Uncovered: Surprising Ways to Build a Stronger Bond with Prospective Students

May 20th, 2015 by Karen Full Leave a reply »

In our most recent nationally co-sponsored study, The Excitement Factor!, 12,000 college-bound students shared insights with us about the ways colleges made them feel welcomed and wanted. We uncovered a number of surprises that underscore opportunities for colleges to differentiate themselves and build a stronger bond with the students you are recruiting.
Writing-letter-300x201The most shocking discovery came when we asked students if the colleges they were considering had taken a personal interest in them at any point in the recruiting process. Two-thirds said “No” or “Don’t Remember” and in our view “Don’t remember” is the same as “No.” (You can DOWNLOAD  the full report now.) Those who did experience personal interest from colleges were very specific in recalling who, what and how that interest was conveyed and how it laid the foundation for a relationship with the college that would lead to their enrollment.

Handwritten notes impress.

Pen and paper seems so “1980’s,” so who would ever guess that Millennials and Gen-Z’s would respond favorably to handwritten notes? But they do! Numerous students shared stories about the “handwritten” notes they had received from admissions counselors, professors, alumni, other students, tour guides and coaches. These notes left a lasting impression and made them feel special (exactly how someone SHOULD feel about the college of their choice). One student summed it up, “Getting a personal letter from a professor I met on campus made me feel like they really wanted me. It was handwritten and he referred back to the conversation we had. That’s when I felt [the college] was the right fit for me.”

The right email CAN have big impact

Perhaps you have heard or taken part in the ongoing debate of the effectiveness of email communications from colleges to prospective students. The study definitely uncovered many nuances in students’ feelings about the subject. And, yes, just as you have suspected, a barrage of impersonal emails cluttering one’s inbox is NOT an effective recruitment tactic. However, well-crafted, personalized emails can be very meaningful and can contribute to building a bond between the student and college. Students cited examples of emails they received that impacted their college decision:

  • “My admissions counselor emailed me a birthday card. None of my friends got that kind of attention from the colleges they were looking at.”
  • “After we talked to a professor during a campus visit, my mom and I both got emails from her telling us how much she enjoyed meeting us. That was a deciding factor for me.”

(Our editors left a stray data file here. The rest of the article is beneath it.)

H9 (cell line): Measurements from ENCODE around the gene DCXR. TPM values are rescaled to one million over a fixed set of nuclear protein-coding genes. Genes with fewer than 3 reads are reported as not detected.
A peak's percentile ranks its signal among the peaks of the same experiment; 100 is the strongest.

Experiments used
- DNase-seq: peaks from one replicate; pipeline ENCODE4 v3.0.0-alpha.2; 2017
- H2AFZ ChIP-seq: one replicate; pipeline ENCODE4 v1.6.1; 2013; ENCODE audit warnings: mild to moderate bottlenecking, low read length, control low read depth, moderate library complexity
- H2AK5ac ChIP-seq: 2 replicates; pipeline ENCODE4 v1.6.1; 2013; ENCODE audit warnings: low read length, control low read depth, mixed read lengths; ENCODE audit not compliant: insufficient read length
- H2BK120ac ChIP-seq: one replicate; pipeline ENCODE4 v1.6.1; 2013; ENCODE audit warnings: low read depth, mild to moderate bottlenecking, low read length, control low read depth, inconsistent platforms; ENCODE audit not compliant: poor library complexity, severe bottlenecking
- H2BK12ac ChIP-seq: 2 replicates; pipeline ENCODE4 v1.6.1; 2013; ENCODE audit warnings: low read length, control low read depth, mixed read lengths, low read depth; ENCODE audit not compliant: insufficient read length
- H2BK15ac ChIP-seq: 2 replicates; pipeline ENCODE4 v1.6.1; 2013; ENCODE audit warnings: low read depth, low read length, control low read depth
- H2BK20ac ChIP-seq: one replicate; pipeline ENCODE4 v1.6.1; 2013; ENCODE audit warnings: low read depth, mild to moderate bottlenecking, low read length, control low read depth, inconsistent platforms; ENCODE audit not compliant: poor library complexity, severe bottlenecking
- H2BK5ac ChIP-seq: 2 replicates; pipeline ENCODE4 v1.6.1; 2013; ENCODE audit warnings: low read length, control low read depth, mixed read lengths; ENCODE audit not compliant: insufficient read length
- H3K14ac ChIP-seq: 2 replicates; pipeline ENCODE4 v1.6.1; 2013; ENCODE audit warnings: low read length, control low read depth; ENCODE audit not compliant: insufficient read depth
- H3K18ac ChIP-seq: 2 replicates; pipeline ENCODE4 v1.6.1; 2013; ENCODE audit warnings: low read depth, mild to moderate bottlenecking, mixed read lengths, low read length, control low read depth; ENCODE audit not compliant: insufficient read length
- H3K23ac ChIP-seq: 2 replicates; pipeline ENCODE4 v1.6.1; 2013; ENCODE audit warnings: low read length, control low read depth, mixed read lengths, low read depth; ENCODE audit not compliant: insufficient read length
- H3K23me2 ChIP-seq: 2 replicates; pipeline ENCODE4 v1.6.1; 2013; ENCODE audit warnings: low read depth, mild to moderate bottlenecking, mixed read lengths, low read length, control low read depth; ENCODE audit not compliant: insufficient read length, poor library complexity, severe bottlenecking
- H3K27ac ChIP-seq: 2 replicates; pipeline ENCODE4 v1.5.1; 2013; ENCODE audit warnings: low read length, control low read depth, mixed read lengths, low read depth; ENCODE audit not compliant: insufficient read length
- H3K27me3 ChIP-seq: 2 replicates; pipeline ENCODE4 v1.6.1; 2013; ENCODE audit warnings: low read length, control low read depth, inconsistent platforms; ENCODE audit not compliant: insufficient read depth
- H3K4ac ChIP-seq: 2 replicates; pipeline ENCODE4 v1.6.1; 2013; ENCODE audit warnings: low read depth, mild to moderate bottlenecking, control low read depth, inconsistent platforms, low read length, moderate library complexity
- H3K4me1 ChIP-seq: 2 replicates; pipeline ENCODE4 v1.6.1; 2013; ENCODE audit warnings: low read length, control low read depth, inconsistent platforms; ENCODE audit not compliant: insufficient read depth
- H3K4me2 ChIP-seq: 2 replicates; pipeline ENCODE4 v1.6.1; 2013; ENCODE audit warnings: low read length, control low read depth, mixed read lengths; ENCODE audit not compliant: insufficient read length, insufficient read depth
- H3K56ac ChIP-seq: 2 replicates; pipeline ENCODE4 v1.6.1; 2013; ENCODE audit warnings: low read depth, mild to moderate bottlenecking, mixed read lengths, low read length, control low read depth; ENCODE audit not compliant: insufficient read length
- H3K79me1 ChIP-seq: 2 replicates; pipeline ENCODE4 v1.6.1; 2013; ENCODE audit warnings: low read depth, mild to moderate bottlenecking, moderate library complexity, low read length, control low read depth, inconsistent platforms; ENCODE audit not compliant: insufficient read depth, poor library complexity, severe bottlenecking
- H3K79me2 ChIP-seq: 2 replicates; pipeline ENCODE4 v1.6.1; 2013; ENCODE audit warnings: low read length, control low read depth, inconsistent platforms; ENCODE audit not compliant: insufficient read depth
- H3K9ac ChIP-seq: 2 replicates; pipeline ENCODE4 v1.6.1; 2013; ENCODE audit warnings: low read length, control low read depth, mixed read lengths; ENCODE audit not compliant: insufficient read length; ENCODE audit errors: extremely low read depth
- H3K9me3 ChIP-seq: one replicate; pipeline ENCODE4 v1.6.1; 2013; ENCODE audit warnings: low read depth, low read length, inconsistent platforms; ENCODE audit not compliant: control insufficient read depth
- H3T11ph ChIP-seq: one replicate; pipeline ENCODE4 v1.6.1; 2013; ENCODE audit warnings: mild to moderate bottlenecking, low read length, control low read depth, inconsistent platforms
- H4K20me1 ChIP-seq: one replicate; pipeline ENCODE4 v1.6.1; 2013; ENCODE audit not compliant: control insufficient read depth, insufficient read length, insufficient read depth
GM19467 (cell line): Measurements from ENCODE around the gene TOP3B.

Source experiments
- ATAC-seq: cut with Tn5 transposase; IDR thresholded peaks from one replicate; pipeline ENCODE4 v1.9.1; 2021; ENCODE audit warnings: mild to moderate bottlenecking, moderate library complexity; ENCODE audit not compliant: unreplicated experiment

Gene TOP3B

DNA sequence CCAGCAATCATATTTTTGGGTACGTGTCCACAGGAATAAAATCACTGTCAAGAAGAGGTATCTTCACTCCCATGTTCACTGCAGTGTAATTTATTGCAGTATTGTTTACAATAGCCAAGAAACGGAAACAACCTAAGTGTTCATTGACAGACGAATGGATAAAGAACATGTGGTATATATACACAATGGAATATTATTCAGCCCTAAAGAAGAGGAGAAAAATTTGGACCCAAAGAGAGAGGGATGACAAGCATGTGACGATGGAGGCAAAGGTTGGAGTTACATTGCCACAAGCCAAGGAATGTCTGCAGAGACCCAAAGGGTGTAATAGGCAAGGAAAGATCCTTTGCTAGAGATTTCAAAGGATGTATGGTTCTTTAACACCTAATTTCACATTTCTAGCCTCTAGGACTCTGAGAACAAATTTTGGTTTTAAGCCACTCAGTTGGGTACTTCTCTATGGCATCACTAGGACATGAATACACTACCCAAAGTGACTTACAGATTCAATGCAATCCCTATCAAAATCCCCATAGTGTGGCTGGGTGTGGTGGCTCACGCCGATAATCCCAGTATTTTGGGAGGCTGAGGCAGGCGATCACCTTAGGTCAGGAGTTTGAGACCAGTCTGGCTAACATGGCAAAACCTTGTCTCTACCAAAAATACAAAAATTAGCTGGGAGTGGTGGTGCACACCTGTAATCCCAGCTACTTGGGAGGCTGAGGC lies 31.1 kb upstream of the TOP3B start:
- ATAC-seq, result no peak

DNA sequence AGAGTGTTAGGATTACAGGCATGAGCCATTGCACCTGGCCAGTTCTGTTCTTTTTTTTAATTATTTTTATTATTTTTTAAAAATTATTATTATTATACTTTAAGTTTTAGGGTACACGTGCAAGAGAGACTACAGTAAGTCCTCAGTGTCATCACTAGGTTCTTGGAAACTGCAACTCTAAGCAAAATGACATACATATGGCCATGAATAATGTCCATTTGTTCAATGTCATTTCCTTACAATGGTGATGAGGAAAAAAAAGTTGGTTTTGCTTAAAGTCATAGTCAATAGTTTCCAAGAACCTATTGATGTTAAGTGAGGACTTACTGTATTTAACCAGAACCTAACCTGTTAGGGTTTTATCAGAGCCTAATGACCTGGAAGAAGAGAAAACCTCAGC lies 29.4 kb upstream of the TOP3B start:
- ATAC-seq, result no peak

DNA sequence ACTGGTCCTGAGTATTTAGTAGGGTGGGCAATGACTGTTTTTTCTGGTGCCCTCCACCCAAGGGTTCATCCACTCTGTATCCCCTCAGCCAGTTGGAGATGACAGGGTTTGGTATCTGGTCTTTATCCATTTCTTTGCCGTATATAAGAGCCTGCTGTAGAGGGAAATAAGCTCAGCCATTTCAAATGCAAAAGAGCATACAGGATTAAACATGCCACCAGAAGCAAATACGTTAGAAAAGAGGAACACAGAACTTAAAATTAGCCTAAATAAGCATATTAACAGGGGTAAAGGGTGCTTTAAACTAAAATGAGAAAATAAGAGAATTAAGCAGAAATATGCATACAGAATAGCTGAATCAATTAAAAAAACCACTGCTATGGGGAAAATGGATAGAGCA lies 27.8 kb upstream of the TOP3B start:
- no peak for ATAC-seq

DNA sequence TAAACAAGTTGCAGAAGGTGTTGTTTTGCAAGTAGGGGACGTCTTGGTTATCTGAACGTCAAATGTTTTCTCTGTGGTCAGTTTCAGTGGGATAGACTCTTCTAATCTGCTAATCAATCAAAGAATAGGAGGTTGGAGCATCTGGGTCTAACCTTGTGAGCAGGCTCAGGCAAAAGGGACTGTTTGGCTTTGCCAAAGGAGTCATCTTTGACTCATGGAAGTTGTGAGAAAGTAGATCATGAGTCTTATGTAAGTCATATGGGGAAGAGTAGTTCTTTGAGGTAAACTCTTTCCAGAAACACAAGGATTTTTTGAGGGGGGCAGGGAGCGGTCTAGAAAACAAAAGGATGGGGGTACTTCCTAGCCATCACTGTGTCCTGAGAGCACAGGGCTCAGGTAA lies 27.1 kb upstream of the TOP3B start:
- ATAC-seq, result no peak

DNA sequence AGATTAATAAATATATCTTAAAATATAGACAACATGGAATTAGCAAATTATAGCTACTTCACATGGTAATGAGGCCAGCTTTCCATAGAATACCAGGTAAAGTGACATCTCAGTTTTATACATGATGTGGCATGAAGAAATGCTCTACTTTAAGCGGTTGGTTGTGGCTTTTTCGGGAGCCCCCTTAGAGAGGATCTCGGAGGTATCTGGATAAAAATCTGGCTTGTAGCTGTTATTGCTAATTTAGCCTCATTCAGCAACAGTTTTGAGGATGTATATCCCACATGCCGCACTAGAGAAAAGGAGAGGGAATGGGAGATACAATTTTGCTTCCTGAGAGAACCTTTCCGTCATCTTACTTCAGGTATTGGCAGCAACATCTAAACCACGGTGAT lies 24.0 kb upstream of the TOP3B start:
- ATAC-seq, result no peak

• “It seemed like they really knew me. I got emails and invites for campus events and activities that interested me.”

Cultivate the influencers – they may be in unexpected places

You already know that many students are persuaded to attend a particular college because of friends or family members. As a matter of fact, nearly 40% of students participating in The Excitement Factor! study told us that their college choice was influenced by where a parent or sibling attended. But, we also discovered other outside influencers you need to know. Students described interactions with student teachers at their junior and senior high schools, faculty and staff members they met at various summer camps and academic competitions, and even shopkeepers at local stores as individuals who played a significant role in their college selection.

Get and use actionable data

Successful admission professionals know that creating a connection with a student can greatly increase his or her commitment to the college and improve the likelihood of enrollment. They know that building a relationship and continually strengthening aRelationshipDynamic_300x172 bond is crucial. We will be exploring this subject in great detail in our next national co-sponsored study, “The Relationship Dynamic: How prospective students form a relationship with your college, and why it matters in your ability to grow and control enrollment.” Join a consortium of some of the most highly-respected colleges and universities in the country to find out how YOUR OWN pool of prospective students have or have not formed a relationship with you. Co-sponsors find our studies valuable because of the wealth of information they gain– information they can use to drive action and change. For detailed information, colleges can download detailed information about the study by CLICKING HERE.

Continue the conversation on Twitter @LongmireCo. Be sure to Subscribe to Versions of Conversion today so you don’t miss any of this highly-valuable information.

Karen Full picKaren Full is a highly-respected higher education professional who has held positions in admissions and enrollment management at several institutions in the Midwest and Florida. With her vast experience working with large and small, public and private colleges, Karen brings a valuable perspective to her role as an Enrollment Strategist at Longmire and Company.Call Karen at 913/492.1265 x.711 or email her at kfull@longmire-co.com. Follow Karen on Twitter @KarenAFull.

Copyright Longmire and Company, Inc.